Being an employer within s. 57A of the Fringe Benefits legislation gives rise to an unexpected favourable outcome.
One of many unexpected outcomes that arises in an FBT context is the fact that entities covered by s. 57A of the Fringe Benefits Tax Assessment Act 1986 (‘FBT Act’) are not subject to FBT on non-salary packaged meal entertainment.
Hardly a ‘free lunch’, but nevertheless a ‘free kick’ that employers often overlook when preparing the annual FBT return.
To understand this outcome, it is necessary to explore:
- which entities are covered by s. 57A; and
- the reason that non-salary packaged meal entertainment is not subject to FBT but other entertainment (including salary packaged meal entertainment) may be subject to FBT.
Section 57A provides that (inter alia) a benefit provided in respect of the employment of an employee is an exempt benefit where:
- the employer is a registered public benevolent institution (meaning it is registered with the ACNC as a charity with a subtype of public benevolent institution);
- the employer is a public hospital;
- the employer provides public ambulance services or services that support those services and the employee is predominantly involved in connection with the provision of those services;
- the employer is a hospital carried on by a society or association that is a rebateable employer (which includes a not-for-profit charitable institution); or
- the employer is a registered health promotion charity which is endorsed under section 123D(1) of the FBT Act.
For now, let us consider a public benevolent institution (PBI) employer that regularly provide certain employees with meal entertainment as a means of liaising with stakeholders and potential benefactors. It should be kept in mind that this article deals with benefits in the nature of meal entertainment which is defined as entertainment by way of food and drink and includes travel or accommodation in connection with, or for the purpose of facilitating, such entertainment.
You could be excused for assuming an FBT liability would arise for the s. 57A employer as it would for other non-section 57A income tax exempt employers under the ‘tax exempt body entertainment’ rules of Division 10 of the FBT Act. It is recognised an employer can elect to value non-salary sacrifice meal entertainment under the Division 9A ‘meal entertainment’ rules (commonly referred to as the 50/50 rules). However, regardless of which set of valuation rules apply, no FBT liability arises.
In the balance of this article we explore why no FBT liability arises.
Reason that FBT liability does not arise
An employer’s FBT liability (having identified and valued all benefits provided) is determined by applying one of various ‘method statements’ set out in Part IIA of the FBT Act.
This process involves an employer ascertaining the employer’s fringe benefit taxable amount for the FBT year which is the sum of the employer’s grossed up ‘Type 1 aggregate fringe benefits amount’ and ‘Type 2 aggregate fringe benefits amount’ (s. 5B). However, as a s. 57A employer only provide exempt benefits and would otherwise not have a Type 1 or Type 2 aggregate fringe benefits amount, a special approach is required to determine the fringe benefit taxable amount for this type of employer.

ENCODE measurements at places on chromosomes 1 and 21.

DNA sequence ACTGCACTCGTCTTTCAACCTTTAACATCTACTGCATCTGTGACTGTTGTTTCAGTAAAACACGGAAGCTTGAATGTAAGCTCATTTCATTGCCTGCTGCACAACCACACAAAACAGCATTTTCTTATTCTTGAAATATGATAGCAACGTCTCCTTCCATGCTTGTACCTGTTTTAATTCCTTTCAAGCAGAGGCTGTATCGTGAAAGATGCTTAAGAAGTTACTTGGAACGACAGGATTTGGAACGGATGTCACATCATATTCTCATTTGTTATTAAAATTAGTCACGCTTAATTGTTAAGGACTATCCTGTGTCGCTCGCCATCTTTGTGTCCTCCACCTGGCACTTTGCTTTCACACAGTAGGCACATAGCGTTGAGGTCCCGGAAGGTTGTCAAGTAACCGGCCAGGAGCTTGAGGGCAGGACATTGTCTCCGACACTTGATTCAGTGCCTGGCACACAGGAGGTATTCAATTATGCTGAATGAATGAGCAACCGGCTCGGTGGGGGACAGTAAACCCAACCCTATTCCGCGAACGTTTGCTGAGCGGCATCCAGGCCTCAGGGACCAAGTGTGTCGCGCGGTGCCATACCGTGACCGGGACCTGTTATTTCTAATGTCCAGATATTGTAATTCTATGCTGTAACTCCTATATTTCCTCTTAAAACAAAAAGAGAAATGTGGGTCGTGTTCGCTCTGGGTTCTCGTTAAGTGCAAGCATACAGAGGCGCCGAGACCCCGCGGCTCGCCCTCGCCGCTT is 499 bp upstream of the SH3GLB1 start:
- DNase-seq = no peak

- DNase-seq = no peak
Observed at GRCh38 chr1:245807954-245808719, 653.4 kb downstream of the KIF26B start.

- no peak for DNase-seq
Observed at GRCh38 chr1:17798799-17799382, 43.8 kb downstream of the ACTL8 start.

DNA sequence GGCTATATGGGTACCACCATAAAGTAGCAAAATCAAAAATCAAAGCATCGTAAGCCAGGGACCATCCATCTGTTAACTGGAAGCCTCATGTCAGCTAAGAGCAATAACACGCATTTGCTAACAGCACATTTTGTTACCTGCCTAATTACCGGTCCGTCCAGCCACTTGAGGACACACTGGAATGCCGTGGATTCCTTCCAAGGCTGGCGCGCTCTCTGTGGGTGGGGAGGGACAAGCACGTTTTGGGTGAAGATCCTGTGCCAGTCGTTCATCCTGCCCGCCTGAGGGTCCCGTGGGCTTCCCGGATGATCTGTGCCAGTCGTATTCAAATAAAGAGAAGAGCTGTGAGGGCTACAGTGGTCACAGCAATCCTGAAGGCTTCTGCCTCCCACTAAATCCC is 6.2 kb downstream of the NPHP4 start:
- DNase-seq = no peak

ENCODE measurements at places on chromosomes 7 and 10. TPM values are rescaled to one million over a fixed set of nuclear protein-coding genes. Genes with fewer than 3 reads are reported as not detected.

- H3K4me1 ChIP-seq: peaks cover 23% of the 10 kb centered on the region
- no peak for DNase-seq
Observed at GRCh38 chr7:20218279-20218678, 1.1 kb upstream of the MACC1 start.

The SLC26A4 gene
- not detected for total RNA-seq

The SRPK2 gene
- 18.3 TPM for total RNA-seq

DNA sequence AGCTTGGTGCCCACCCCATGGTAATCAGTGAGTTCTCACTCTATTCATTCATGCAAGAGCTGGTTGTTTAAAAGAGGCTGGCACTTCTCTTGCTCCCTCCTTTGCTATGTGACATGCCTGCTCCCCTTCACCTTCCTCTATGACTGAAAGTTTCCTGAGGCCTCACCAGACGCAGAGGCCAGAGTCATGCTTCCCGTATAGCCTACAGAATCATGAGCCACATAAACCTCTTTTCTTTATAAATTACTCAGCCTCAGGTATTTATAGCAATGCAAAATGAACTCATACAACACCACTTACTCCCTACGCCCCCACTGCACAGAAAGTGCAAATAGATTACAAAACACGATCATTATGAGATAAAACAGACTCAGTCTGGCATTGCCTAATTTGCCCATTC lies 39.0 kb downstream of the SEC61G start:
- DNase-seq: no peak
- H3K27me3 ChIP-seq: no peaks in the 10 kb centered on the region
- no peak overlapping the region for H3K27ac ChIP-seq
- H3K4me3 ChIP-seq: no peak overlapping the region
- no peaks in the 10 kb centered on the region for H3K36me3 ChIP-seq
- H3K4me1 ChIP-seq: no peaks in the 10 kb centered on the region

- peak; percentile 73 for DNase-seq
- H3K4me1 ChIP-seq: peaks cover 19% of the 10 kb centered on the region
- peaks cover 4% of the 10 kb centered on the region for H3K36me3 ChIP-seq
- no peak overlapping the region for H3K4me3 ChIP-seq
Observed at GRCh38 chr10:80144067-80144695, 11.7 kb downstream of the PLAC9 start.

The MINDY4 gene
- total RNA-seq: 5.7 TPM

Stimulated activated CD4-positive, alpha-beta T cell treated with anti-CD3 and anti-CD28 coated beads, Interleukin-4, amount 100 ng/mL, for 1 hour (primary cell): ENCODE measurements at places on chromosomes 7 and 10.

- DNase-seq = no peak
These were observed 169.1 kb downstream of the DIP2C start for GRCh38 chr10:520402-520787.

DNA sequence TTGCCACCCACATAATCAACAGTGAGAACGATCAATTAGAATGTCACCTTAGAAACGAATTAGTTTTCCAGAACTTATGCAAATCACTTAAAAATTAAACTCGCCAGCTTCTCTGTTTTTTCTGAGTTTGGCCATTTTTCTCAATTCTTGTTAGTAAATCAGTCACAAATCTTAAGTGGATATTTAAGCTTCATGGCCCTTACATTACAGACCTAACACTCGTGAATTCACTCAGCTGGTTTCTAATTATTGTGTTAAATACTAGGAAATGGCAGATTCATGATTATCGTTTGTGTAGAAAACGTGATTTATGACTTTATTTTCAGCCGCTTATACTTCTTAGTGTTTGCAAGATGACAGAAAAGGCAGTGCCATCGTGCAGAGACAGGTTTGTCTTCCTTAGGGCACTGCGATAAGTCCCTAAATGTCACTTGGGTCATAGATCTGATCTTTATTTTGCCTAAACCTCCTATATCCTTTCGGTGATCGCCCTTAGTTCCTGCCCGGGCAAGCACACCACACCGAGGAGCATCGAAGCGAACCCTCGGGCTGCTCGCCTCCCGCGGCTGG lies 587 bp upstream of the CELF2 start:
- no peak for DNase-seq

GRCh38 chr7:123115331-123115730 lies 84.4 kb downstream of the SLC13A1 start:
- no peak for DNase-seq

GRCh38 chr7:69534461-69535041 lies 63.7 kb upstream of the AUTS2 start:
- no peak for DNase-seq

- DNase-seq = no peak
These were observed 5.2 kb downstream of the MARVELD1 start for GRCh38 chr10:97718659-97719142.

Where an employer provides benefits that are exempt under s. 57A the employer’s fringe benefit taxable amount (which would otherwise be nil) is increased by the employers ‘aggregate non-exempt amount’ (s. 5B(1D)).
The special approach is provided for in s. 5B(1D) and takes into consideration the fact that the blanket exemption otherwise provided by s. 57A is capped to a grossed-up limit of $17,000 or $30,000 depending on the characteristics of the employer. A further cap of $5,000 applies to certain salary sacrificed benefits (meal entertainment and entertainment facility leasing) but this doesn’t impact on the question being dealt with in this article.
The employer’s ‘aggregate non-exempt amount’ is, for each employee, the ‘individual grossed up type 1 non-exempt amount’ (per s. 5B (1F)) and the ‘individual grossed-up type 2 non-exempt amount’ (per s. 5B(1G)) that exceeds the applicable per employee capping limit for that employer.
Confused? You’re entitled to be.
The FBT Act is a certainly magnificent beast.
However, in the end, the reason why a s. 57A employer does not pay FBT on non-salary sacrifice meal entertainment is simple.
The method statement in s. 5G(1L) prescribes that when calculating the ‘individual grossed up type 1 non-exempt amount’ (required per s. 5B (1F)) and the ‘individual grossed-up type 2 non-exempt amount’ (required per s. 5B(1G)) the following benefits are disregarded:
- meal entertainment regardless of whether the Division 9A meal entertainment valuation rules are applied;
- car parking fringe benefits, and
- benefits where the taxable value is wholly or partly attributable to entertainment facility leasing expenses.
And so, there it is, s. 57A employers do not have an FBT liability on non-salary packaged meal entertainment.
However, this outcome does not extend to other than meal entertainment (e.g. entertainment by recreation). Where a s. 57A employer took the employees to the movies (hopefully not to see Horrible Bosses as unfortunately we did some time ago!), the entertainment benefit would still need to go into the FBT calculations as tax exempt body entertainment.